Fani Willis’s Dad Was a Black Panther


The Trump campaign posted an exposé titled “The Truth About Fani Willis,” which called the prosecutor “a Democrat activist,” which she clearly is, who came from a family “steeped in hate.”

DA Willis ran on a Get Trump ticket. That’s activism. Her father was a Black Panther, and they were violent and hateful.

Democrats are rehabbing their image, but the Black Panthers were vicious communists. They wanted to overturn the government. They were labeled communists, and in 1968, Edgar Hoover called them “One of the greatest threats to the nation’s internal security.” They were killers.

Her father, John Clifford Floyd III, went from the Black Panthers to criminal defense attorney. He recently retired.

According to South Atlanta Magazine, her father was a member of the Black Panther movement. The magazine says her father’s name is John Clifford Floyd, who became a criminal defense attorney. He raised her in Los Angeles as a single father.

Floyd told Fani when he was taking the bar that one of the questions they asked was, “Have you been arrested before?”  He said, “Yeah, but I don’t, you know, want to lie on this application. So, I’ll just tell you these are the states; you’ll have to research them?”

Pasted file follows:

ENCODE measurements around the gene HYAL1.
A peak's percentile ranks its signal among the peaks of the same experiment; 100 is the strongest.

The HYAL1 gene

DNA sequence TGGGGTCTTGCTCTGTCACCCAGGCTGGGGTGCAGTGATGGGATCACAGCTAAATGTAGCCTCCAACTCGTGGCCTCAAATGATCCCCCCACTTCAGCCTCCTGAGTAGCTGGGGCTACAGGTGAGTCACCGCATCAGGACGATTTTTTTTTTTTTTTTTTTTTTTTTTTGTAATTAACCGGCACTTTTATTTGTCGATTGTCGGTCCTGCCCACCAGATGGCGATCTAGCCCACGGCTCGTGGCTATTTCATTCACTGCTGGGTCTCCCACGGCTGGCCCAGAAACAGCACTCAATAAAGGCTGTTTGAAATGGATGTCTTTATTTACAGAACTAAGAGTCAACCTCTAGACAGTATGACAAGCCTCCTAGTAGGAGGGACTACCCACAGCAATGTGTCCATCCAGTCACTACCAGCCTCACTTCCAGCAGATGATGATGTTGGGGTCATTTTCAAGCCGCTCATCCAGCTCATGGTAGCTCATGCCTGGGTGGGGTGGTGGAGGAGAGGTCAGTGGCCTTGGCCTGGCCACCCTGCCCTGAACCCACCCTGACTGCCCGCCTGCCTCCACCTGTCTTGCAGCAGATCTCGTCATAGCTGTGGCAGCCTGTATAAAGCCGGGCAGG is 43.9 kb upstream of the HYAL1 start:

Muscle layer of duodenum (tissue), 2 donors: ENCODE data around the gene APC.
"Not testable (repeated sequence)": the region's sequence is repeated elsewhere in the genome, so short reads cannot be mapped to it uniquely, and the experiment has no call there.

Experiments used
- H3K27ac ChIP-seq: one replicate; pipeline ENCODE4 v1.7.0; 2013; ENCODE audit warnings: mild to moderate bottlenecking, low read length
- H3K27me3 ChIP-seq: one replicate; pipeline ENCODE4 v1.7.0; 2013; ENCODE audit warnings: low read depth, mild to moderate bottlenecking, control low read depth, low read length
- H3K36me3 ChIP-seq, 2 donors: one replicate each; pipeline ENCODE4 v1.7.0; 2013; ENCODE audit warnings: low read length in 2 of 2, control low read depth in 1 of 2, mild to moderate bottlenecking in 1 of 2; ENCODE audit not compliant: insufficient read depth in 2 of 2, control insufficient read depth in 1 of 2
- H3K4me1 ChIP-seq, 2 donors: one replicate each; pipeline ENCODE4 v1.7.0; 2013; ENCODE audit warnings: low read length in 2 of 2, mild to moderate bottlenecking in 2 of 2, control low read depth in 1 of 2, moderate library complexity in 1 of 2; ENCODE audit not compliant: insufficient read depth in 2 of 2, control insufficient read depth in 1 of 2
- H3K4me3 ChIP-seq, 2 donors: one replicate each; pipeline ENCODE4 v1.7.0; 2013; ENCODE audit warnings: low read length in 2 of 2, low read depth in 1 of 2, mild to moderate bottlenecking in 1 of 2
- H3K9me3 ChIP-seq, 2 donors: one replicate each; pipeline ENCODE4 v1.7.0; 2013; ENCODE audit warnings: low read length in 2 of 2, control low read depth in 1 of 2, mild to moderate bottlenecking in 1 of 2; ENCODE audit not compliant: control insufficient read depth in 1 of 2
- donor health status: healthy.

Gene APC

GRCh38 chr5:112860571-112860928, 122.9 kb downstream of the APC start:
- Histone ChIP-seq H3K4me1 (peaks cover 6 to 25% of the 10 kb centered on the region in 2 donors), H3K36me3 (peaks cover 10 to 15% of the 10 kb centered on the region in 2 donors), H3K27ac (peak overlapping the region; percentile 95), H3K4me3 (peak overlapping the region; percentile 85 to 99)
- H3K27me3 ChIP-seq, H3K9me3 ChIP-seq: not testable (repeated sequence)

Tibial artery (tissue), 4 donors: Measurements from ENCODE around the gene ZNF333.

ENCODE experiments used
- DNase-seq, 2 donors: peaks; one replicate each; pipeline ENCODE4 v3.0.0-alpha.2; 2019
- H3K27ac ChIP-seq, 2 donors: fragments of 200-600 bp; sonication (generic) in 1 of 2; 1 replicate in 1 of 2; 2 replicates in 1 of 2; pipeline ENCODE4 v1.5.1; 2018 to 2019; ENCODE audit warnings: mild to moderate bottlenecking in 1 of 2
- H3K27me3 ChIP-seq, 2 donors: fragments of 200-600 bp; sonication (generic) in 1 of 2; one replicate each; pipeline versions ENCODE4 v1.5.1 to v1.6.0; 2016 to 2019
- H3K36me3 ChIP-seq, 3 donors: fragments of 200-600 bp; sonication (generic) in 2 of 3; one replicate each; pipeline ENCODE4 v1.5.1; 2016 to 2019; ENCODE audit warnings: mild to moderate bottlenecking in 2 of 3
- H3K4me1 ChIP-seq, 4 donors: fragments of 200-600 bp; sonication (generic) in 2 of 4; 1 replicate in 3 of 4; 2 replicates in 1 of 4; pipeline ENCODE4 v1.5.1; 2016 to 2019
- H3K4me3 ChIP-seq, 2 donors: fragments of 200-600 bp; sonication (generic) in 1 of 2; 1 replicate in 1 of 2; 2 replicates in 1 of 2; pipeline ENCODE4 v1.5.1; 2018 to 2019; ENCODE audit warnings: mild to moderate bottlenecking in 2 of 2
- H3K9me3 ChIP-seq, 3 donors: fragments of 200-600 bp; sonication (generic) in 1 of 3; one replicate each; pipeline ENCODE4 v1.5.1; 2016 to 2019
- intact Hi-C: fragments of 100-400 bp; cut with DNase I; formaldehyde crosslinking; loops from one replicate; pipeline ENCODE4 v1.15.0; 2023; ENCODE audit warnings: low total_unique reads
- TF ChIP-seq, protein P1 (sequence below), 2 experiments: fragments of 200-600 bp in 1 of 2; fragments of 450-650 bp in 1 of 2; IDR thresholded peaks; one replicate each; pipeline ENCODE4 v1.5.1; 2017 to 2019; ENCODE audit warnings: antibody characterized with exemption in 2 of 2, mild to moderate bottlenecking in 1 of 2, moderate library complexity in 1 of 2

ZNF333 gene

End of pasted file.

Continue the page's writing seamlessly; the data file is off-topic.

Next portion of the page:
The New York Times calls Willis’s dad “John Clifford Floyd III, a longtime civil rights activist and defense lawyer.”

A TIME magazine article revealed Willis’ father was a Black Panther:

The daughter of a former Black Panther who recently retired as a criminal defense lawyer, the Inglewood, Calif.-born Willis would go along when her father went to court on Saturday mornings. The judge who oversaw the Saturday courtroom, an older white man, was, according to Willis, known to be mean. But each week, he had Willis, too young to stay home alone or to hear the details her father needed to discuss with clients, sit next to him on the elevated dais, the two whispering back and forth. One day, Willis’ father asked her what on earth they talked about.

From the Fulton County website:

Fani has a seemingly proud family background as an African-American woman. As what can now be considered a conscious foreshadowing to her future endeavors, she describes her Swahili name’s intended meaning, saying: “My name is actually Fani (fah-nee), Taifa is my middle name, and my last name is Willis. So my father was a Black Panther, so he was very Afrocentric… my name is Swahili. Fani actually means ‘prosperous,’ and Taifa means ‘people.’

A U.S. Senate report from 1969 shows that black activist “John Clifford Floyd” got arrested in New Orleans in 1968 with a firearm and a copy of a booklet seeking the destruction of American capitalism while others in his group possessed a Che Guevara book and materials on how to make explosives and how to use dynamite to carry out bombings.

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